Tennessee Repeals Gift Tax; Inheritance Tax Coming Next
At the tail end of the most recent session of the Tennessee General Assembly, the legislature accomplished an unusual and historic step: repeal of the State's gift tax.
Moreover, the General Assembly also set in motion legislation that would repeal the State's inheritance tax.
Gift, estate, and inheritance taxes are taxes imposed on the transfer of property. Estate and inheritance taxes are imposed upon the death of the owner of the property transferred, while gift taxes are imposed on transfers without consideration made during the owner's lifetime (sometimes referred to as "inter vivos" transfers).
An estate tax is applied to the decedent's total estate. Assume that John dies and, after all credits and exemptions, his total taxable estate is $2 million. The representative of his estate files an estate tax return (federal or state or both), and pays the estate tax from the decedent's assets.
Both the federal government and Tennessee impose estate taxes. At one time, federal law allowed the decedent's estate to claim a "State Death Tax Credit" against the federal estate tax. Like many states, Tennessee passed a law to "pick up" that tax that would otherwise be paid to the federal government.
For example, assume John's estate owes $500,000 in federal estate tax. If the state had no "death tax" (whether estate or inheritance), all $500,000 would be paid to the federal government. None would be paid to the state. If the state imposed a $100,000 estate tax, John's estate would still owe a total combined estate tax of $500,000.
There is no federal inheritance tax; there is, however, a Tennessee inheritance tax. A true inheritance tax is based upon who receives bequests from the estate, and is a tax on the transfer. Typically, spouses and children will be taxed at a lower rate than other classes of beneficiaries.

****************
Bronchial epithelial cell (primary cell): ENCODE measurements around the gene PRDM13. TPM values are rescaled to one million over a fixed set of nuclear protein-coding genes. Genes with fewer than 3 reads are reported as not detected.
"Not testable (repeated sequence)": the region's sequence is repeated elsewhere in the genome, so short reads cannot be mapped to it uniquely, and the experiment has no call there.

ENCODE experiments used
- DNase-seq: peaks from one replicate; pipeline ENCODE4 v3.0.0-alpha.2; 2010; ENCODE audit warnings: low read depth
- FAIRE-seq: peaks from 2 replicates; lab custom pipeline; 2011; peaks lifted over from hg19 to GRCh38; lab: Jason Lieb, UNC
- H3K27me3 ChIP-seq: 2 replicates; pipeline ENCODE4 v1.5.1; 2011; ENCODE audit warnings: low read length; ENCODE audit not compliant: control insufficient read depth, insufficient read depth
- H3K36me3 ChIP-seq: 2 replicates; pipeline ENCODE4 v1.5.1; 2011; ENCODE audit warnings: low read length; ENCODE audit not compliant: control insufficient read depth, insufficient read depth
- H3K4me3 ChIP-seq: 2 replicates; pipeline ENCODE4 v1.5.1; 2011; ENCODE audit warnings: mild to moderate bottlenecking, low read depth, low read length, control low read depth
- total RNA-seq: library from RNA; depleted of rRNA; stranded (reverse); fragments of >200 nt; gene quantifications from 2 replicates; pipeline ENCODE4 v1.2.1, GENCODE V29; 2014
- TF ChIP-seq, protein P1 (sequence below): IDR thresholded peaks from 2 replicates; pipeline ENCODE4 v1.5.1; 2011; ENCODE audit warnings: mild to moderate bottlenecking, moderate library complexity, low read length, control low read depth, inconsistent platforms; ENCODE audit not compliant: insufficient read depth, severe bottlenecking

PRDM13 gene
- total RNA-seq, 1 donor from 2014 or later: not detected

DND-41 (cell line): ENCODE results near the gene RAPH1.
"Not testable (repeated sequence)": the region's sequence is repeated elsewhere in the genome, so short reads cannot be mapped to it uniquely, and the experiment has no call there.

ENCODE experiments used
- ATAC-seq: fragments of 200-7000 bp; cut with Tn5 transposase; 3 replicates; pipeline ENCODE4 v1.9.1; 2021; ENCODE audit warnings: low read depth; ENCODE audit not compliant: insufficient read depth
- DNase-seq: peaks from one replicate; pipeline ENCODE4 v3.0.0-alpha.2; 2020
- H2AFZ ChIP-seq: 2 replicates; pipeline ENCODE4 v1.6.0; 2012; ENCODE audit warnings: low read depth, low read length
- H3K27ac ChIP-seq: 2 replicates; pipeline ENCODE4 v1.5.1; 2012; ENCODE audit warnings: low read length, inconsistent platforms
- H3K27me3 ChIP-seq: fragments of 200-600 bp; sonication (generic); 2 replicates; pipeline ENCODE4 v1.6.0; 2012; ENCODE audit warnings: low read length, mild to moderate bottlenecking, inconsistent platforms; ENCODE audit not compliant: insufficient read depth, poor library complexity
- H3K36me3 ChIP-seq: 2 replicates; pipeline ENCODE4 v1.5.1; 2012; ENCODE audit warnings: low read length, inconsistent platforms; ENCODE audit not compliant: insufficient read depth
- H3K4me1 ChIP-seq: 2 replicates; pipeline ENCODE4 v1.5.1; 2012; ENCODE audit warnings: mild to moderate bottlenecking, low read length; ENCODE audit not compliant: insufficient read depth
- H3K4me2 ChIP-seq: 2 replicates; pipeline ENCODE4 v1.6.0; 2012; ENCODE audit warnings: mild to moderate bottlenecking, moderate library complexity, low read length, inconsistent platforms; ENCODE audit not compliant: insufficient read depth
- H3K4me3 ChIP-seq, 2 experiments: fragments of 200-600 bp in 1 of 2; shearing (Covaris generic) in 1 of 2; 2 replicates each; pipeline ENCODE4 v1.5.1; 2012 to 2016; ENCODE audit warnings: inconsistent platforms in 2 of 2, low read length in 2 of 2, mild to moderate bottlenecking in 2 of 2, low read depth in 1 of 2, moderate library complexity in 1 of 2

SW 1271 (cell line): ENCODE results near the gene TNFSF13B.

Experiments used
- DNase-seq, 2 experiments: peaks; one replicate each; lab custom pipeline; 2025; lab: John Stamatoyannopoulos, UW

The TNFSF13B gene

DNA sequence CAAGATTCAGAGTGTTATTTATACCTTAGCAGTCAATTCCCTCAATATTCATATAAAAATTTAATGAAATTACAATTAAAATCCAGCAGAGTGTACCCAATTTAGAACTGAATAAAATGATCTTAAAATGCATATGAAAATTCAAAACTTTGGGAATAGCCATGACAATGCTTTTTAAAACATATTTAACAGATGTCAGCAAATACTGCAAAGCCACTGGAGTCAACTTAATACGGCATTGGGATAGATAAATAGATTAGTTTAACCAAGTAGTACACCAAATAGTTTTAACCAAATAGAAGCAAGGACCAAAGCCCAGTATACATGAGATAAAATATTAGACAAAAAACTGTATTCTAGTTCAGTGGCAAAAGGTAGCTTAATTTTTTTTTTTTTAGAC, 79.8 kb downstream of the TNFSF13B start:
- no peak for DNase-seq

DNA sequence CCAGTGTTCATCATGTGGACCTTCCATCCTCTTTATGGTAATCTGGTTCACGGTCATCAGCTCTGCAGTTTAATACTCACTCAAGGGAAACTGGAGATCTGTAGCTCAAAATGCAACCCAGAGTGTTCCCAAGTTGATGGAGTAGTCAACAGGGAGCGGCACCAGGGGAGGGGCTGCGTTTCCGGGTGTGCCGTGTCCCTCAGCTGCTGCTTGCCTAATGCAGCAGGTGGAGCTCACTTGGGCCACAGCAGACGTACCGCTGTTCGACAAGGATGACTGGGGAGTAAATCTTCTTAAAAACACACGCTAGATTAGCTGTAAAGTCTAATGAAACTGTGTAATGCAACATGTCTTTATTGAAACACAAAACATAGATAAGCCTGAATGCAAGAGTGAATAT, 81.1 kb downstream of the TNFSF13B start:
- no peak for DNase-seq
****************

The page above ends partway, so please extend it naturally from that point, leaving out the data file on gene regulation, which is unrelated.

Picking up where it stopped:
The Tennessee Department of Revenue calls the inheritance tax "a tax upon the privilege of receiving property by transfer because of a decedent's death." So it's not a true inheritance tax, which is based upon who gets the bequest; instead, the Tennessee tax is more like an estate tax, which is based on the net value of the estate.
State Gift Tax Is Gone
A gift tax resembles both an estate and an inheritance tax: after all credits and exemptions, the donor files the return and pays the tax, but the rate varies depending upon the relationship of the donee to the donor.
Thus, if Irene gave her daughter Jane and Jane's husband Jack $30,000 in 2010, the Tennessee gift tax allows Irene to exempt $13,000 for each Class A donee (her daughter and son-in-law). Of the total gift in 2010, the amount subject to Tennessee gift tax would be $4,000. (The rate graduates from 5.5% to 16%.)
Irene would owe the Tennessee gift tax even though no federal gift tax might be owed.
On May 1, the General Assembly repealed Tennessee's gift tax. Although repeal was expected, in somewhat of a surprise move, a last minute amendment pushed up the effective date of the repeal, from January 1, 2013, to January 1, 2012.
With that move, Connecticut is now the only state with a gift tax.
State Inheritance (Wait ... Estate) Tax Going
The legislature also moved to change the Tennessee "inheritance" tax.
In 2012, the maximum allowable exemption from the state's inheritance tax is $1 million. Beginning in 2013, it increases to $1.25 million. In 2014, to $2 million; in 2015 to $5 million.
Beginning in 2016, Tennessee inheritance tax is eliminated.
No More "Death Taxes" in Tennessee?
So that means that beginning in 2016, residents of Tennessee will enjoy freedom from all gift, estate, and inheritance taxes? No taxes imposed on property transferred either during lifetime or at death?
Maybe, or maybe not. What the state legislature giveth, the state legislature can taketh away.
And, remember the State Death Tax Credit? What legislation the U. S. Congress enacts could affect estate and inheritance taxes enacted by the Tennessee General Assembly.